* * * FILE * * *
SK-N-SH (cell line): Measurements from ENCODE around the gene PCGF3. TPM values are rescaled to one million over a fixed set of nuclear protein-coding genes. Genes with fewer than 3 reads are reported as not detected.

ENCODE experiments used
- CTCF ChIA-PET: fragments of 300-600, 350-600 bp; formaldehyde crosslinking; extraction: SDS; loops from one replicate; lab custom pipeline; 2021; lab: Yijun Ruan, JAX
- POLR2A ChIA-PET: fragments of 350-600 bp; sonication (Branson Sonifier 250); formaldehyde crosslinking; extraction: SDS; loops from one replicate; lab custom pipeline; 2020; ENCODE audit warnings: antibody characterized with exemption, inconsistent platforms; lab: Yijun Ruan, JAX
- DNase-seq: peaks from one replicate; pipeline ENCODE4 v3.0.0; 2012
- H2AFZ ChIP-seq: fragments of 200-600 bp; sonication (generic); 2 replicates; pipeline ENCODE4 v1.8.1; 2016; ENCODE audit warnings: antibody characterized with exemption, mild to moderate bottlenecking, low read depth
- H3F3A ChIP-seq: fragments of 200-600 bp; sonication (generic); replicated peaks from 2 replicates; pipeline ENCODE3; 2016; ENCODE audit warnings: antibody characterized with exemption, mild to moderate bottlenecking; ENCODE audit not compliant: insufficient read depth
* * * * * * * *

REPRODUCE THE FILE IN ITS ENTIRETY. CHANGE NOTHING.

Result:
SK-N-SH (cell line): Measurements from ENCODE around the gene PCGF3. TPM values are rescaled to one million over a fixed set of nuclear protein-coding genes. Genes with fewer than 3 reads are reported as not detected.

ENCODE experiments used
- CTCF ChIA-PET: fragments of 300-600, 350-600 bp; formaldehyde crosslinking; extraction: SDS; loops from one replicate; lab custom pipeline; 2021; lab: Yijun Ruan, JAX
- POLR2A ChIA-PET: fragments of 350-600 bp; sonication (Branson Sonifier 250); formaldehyde crosslinking; extraction: SDS; loops from one replicate; lab custom pipeline; 2020; ENCODE audit warnings: antibody characterized with exemption, inconsistent platforms; lab: Yijun Ruan, JAX
- DNase-seq: peaks from one replicate; pipeline ENCODE4 v3.0.0; 2012
- H2AFZ ChIP-seq: fragments of 200-600 bp; sonication (generic); 2 replicates; pipeline ENCODE4 v1.8.1; 2016; ENCODE audit warnings: antibody characterized with exemption, mild to moderate bottlenecking, low read depth
- H3F3A ChIP-seq: fragments of 200-600 bp; sonication (generic); replicated peaks from 2 replicates; pipeline ENCODE3; 2016; ENCODE audit warnings: antibody characterized with exemption, mild to moderate bottlenecking; ENCODE audit not compliant: insufficient read depth